Maple Leafs' penalty-taking a problem to address before it becomes costly

Toronto Maple Leafs right wing Ilya Mikheyev (65) high sticks Ottawa Senators defenceman Thomas Chabot during second period NHL hockey action in Ottawa, Saturday, Jan. 16, 2021. Mikheyev received a two minute penalty on the play. (Adrian Wyld/CP)

They deploy a system that prizes puck possession and have more than enough elite skill to frustrate opponents and twist them into knots.

So you can’t blame Sheldon Keefe for looking at his Toronto Maple Leafs and shaking his head about how unfavourably they compare to the rest of the NHL in the discipline department so far.

“The penalties have been crazy. It’s just not good enough,” Keefe said after Thursday’s 4-3 victory in Edmonton.

Call it a concerning symptom, but not a full-blown issue for the team sitting atop the North Division. The Leafs surrendered two power-play goals against the Oilers, including an equalizer in the third period, after surrendering a power-play equalizer against the Calgary Flames in the third period of Tuesday’s game.

They danced with further danger in both cases by taking a penalty inside the final three minutes but delivered big kills to secure important regulation victories.

The Leafs have taken 4.64 minors per 60 minutes this season, making them the sixth-most penalized team in the league. They were 26th (3.08) in that department last year.

And while this is a team that sought to add some edge by signing Zach Bogosian and Wayne Simmonds in the off-season, it’s not as if they are guilty of over-aggression. The 11 minors they’ve been assessed over the last two games are almost all stick fouls: tripping, interference, tripping, slashing, tripping, interference, slashing, puck over the glass/delay of game, holding, tripping, tripping.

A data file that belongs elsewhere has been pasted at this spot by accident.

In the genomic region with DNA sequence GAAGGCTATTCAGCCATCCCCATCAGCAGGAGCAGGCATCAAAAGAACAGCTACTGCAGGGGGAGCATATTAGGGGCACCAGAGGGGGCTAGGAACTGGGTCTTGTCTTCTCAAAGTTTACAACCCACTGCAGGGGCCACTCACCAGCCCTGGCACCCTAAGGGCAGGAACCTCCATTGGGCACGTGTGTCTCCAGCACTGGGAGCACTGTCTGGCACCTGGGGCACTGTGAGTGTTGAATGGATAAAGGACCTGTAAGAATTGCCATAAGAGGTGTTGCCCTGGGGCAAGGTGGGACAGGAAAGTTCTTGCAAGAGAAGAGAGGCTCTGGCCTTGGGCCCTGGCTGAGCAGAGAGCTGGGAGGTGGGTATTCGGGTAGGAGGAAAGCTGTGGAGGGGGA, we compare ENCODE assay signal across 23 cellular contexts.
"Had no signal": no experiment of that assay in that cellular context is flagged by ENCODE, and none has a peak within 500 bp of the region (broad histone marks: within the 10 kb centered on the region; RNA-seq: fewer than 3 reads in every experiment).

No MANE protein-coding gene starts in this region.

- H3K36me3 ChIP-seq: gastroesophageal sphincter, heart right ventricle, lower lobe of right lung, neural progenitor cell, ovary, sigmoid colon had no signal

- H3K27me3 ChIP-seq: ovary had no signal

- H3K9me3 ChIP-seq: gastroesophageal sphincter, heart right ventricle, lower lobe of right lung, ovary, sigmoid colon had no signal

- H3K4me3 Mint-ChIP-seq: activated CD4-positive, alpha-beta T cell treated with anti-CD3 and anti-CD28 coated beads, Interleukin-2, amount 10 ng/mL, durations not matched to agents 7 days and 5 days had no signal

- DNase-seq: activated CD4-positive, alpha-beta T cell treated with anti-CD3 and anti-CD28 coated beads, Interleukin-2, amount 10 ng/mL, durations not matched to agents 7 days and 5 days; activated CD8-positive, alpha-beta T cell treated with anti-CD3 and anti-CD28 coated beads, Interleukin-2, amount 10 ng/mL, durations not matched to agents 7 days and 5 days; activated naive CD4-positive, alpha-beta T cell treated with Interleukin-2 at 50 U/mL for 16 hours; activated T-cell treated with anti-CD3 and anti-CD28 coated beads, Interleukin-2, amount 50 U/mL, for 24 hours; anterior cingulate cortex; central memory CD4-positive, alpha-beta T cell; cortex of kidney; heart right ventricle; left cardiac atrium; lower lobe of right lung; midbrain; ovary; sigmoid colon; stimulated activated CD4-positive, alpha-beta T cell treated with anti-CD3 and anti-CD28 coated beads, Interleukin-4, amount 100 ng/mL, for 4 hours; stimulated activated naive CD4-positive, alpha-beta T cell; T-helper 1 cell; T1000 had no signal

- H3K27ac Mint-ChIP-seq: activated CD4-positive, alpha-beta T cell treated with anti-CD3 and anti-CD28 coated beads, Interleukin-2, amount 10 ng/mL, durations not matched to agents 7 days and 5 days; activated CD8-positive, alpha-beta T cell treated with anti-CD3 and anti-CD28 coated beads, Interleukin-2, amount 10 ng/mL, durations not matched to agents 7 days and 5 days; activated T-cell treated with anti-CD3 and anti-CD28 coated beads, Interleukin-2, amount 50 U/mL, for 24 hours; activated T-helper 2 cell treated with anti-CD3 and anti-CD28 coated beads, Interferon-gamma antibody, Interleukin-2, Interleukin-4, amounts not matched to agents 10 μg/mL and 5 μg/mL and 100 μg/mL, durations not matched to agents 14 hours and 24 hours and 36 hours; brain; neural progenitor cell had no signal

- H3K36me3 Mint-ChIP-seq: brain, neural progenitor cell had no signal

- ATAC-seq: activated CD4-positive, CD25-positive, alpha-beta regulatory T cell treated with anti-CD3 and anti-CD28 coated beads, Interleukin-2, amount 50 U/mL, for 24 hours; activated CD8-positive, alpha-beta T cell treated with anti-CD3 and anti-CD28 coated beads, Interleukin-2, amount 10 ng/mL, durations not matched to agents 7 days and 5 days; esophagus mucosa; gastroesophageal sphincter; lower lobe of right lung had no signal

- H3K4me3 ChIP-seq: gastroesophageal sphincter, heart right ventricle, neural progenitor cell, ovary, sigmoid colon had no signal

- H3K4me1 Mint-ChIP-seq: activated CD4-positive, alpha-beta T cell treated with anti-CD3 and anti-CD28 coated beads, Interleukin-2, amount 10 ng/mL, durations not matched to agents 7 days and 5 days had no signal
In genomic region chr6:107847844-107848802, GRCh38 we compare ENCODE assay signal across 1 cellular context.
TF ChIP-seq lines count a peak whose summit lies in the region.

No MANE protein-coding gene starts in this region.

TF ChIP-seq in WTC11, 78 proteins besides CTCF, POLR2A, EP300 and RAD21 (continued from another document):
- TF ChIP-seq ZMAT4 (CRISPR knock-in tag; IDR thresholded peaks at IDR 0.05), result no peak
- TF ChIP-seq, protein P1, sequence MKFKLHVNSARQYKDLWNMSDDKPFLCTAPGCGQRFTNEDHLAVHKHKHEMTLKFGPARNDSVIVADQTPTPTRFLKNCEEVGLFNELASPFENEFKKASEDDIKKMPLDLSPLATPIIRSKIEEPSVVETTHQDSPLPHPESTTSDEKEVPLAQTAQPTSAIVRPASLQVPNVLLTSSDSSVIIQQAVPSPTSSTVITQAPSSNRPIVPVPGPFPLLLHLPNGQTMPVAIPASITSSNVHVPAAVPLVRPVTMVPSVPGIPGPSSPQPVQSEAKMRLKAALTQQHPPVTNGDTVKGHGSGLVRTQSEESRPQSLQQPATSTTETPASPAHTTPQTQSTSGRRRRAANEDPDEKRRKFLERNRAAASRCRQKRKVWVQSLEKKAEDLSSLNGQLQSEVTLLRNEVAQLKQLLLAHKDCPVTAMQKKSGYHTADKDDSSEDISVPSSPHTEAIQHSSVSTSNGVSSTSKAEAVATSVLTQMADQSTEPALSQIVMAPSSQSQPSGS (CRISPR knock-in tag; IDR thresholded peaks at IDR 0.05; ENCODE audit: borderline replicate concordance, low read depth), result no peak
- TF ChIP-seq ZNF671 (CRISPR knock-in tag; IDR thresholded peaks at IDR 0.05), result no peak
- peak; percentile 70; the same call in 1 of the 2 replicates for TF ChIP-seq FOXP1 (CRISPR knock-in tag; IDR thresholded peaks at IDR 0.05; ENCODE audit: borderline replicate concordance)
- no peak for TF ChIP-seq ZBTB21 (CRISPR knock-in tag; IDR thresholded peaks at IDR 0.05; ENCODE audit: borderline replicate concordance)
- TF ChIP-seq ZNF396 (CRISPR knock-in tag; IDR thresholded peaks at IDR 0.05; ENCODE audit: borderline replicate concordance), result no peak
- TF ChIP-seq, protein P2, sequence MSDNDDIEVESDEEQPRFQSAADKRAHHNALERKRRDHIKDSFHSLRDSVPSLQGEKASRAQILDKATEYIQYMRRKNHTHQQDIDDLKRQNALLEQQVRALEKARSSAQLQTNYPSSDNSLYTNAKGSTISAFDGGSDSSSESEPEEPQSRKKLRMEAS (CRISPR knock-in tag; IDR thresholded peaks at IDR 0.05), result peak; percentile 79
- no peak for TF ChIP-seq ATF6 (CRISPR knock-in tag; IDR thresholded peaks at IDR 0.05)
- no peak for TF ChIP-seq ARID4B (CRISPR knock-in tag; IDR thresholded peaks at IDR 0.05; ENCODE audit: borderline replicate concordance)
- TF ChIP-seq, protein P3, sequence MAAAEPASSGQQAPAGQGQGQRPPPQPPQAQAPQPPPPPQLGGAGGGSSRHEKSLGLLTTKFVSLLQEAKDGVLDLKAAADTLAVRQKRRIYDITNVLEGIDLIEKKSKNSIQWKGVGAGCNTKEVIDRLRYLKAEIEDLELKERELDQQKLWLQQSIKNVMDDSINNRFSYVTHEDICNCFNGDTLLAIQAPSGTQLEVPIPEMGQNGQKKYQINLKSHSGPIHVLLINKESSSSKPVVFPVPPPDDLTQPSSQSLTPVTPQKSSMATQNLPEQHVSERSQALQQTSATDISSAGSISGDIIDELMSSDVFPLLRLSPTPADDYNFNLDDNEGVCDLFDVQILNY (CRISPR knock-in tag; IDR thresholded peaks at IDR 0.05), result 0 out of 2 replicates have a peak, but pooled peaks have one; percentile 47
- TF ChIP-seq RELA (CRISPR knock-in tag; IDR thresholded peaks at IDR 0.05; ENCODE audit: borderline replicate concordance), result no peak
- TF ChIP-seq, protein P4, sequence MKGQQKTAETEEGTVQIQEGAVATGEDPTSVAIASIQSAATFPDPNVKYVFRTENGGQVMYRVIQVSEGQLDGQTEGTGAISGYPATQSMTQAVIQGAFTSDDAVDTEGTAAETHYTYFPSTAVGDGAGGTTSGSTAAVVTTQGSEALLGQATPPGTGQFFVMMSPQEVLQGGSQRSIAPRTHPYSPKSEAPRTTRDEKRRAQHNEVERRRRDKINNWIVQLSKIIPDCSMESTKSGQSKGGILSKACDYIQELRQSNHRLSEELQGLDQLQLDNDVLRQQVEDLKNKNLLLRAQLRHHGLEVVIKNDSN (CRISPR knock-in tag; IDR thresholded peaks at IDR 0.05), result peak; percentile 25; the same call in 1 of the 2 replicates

“I think those situations usually are a symptom of other things,” Keefe said Friday. “Last night I think a couple of the slashing penalties probably maybe shouldn’t have been called and yet the door’s open because [the referees are] looking for slashes on the hands and when you’re slashing a stick it can be misinterpreted as on the hands.

“So just don’t do it.”

That’s a big part of the message his players will get before Saturday’s return game against the Oilers at Rogers Place, but the coach won’t leave it there.

Keefe intends to use next week’s lighter schedule -- it includes only home games against Vancouver on Thursday and Saturday -- to review tape and see if there’s some clearer instruction he can deliver.

It is some of his skilled players that have spent the most time in the penalty box. Zach Hyman has a team-leading five minors, followed by Mitch Marner and Alexander Kerfoot at four.

Kerfoot took three of those on Thursday night and was visibly frustrated by the tight standard being enforced by referees Graham Skilliter and Chris Schlenker.

“When you look at it, a lot [of the time] the players are doing what you’re asking them to,” said Keefe, speaking generally about the tripping calls the Leafs have been assessed. “They’ve got their stick down on the ice, they’re looking to win pucks. We’ve taken a lot of penalties this season where we’ve won the puck, yet the follow through of winning the puck gets into skates and trips people up.

“So I don’t know if that’s happenstance or something that we can bring to the players’ attention. Definitely what we know is we’ve taken too many and that’s allowed teams to get back into games.”

Were the Leafs not faring reasonably well on the penalty kill, it’s unlikely they’d have a 7-2-0 record right now. A screaming hot power play is masking the issue, too, because it’s helped the team score four more special teams goals than it's allowed overall despite Toronto boasting the second-worst penalty differential in the league at minus-11.

But all of these stats should be viewed like blinking warning lights on the dashboard.

The North Division is full of elite shooters and Calgary, Montreal, Edmonton and Winnipeg have above-average power plays. It wouldn’t be a surprise to see the Canucks rebound from a slow start and produce the high-end form they showed with the man advantage last season, either.

So while the Leafs are off to a successful start, they’ll be aiming to play at five-on-five more often than they have so far. They’re an elite offensive team trying to play better defensively, but they should be able to do it within the boundaries of the rulebook.

“It’s something we’ve talked about, something we’ve got to clean up,” said Marner. “It’s unacceptable and something we’ve got to be better at.”

A problem worth addressing before it becomes a real problem.

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